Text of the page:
Don’t let calm exterior fool you, Obama feels barb stings
He may appear calm, cool and collected in public. But a year after taking office, President Barack Obama confesses that words sometimes do hurt him.
On the eve of Martin Luther King Day, Obama paid homage to the civil rights leader and reflected on his own faith in an address at a Baptist church in Washington.
“You know, folks ask me sometimes why I look so calm,” Obama said before a largely African-American congregation.
“They say, all this stuff coming at you, how come you just seem calm? And I have a confession to make here. There are times where I’m not so calm,” Obama said.
“There are times when progress seems too slow. There are times when the words that are spoken about me hurt. There are times when the barbs sting,” he said.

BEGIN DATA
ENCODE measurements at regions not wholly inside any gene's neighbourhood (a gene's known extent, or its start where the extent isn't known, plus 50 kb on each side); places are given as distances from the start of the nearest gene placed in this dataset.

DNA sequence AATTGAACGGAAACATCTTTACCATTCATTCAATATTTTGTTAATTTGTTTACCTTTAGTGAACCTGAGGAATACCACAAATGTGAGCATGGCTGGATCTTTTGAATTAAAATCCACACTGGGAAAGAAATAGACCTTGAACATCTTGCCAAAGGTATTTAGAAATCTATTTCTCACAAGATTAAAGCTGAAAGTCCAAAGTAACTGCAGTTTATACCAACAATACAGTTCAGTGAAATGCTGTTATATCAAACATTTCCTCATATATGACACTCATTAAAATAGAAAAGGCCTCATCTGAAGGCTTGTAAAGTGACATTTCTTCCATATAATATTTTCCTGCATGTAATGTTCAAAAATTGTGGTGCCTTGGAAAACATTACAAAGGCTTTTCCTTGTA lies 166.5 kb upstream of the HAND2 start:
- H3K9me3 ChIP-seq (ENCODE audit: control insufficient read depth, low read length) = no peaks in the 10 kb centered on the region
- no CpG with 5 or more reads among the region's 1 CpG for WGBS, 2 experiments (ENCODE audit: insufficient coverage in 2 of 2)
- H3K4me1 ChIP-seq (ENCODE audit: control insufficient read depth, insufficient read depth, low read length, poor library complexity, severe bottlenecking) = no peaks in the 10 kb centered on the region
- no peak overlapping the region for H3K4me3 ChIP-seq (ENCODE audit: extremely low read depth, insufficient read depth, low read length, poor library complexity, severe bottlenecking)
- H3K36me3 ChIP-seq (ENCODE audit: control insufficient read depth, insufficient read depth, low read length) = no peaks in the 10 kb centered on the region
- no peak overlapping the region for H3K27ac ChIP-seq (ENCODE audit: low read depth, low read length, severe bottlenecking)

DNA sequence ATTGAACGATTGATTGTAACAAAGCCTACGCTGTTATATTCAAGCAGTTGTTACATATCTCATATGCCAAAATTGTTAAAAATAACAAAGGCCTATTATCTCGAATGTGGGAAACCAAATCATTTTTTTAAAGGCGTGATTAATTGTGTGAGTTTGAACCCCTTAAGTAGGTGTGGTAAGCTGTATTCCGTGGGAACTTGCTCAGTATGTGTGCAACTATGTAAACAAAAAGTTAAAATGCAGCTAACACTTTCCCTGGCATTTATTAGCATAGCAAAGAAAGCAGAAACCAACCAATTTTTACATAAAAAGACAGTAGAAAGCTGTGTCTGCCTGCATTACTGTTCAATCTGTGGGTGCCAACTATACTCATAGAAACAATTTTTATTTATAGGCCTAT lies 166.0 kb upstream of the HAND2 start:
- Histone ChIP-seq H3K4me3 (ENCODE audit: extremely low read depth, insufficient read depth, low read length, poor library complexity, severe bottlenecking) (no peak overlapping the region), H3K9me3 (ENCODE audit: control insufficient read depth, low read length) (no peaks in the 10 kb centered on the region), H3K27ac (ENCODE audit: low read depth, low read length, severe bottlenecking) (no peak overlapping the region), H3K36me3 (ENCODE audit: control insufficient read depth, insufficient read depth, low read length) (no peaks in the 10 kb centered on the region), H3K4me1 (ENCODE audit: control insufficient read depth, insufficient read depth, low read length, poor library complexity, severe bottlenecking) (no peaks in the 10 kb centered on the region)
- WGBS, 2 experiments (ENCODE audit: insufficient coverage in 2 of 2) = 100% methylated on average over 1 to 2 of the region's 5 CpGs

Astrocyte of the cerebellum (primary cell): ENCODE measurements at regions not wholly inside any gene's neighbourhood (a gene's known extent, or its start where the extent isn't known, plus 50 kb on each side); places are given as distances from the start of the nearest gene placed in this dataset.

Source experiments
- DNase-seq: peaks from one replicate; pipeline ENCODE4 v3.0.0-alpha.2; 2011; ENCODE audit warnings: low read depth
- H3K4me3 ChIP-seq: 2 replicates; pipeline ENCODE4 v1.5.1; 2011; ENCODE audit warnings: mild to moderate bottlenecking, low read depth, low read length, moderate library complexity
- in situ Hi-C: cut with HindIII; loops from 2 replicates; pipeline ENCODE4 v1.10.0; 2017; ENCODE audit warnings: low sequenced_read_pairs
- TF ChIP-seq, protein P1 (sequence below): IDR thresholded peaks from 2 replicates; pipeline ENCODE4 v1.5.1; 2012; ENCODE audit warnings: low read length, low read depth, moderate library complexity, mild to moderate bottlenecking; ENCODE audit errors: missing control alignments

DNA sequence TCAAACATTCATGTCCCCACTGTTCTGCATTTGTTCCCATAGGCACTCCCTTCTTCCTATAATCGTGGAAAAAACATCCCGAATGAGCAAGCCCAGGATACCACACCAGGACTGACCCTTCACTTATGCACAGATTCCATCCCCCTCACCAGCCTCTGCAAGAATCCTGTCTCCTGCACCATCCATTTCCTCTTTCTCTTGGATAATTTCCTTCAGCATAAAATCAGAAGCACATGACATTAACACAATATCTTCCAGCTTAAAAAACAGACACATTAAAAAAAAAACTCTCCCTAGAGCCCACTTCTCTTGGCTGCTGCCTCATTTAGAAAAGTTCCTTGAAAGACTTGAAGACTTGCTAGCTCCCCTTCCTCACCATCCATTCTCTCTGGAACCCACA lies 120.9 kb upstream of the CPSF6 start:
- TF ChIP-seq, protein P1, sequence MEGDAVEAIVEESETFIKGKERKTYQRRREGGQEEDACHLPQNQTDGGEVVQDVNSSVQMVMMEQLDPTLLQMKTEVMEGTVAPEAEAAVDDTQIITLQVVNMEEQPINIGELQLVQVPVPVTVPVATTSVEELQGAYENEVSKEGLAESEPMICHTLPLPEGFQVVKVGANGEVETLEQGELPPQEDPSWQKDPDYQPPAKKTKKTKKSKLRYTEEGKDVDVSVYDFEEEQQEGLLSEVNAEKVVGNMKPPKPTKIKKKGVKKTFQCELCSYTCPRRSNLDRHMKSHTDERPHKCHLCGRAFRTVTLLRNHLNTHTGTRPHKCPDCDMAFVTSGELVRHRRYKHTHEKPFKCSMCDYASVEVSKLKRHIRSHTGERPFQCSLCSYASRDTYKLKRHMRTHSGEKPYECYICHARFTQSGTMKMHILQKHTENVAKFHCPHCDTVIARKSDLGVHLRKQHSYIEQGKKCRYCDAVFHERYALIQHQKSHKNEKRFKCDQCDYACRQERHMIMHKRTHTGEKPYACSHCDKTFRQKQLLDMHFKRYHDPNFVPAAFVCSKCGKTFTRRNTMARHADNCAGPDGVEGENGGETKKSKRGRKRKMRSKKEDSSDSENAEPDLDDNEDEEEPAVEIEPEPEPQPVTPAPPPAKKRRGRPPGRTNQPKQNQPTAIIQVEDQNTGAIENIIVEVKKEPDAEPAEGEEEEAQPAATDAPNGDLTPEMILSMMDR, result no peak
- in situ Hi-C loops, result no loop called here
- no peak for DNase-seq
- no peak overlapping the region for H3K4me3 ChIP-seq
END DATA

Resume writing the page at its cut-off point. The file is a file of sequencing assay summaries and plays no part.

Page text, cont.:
“There are times when it feels like all these efforts are for naught, and change is so painfully slow in coming, and I have to confront my own doubts,” Obama said. “But let me tell you, during those times it’s faith that keeps me calm.”
The president has been dealing with a struggling economy, a fight for healthcare reform, questions about his toughness on national security, and a decline in public approval ratings in opinion polls.
Obama paid tribute to those in past generations who fought for civil rights.
“We’ve inherited the progress of unjust laws that are now overturned … We enjoy the fruits of prejudice and bigotry being lifted … from human hearts,” Obama said.
“It’s that progress that made it possible for me to be here today, for the good people of this country to elect an African American the 44th President of the United States of America.”
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Photo credit: Reuters/Yuri Gripas (Obama at Vermont Avenue Baptist church)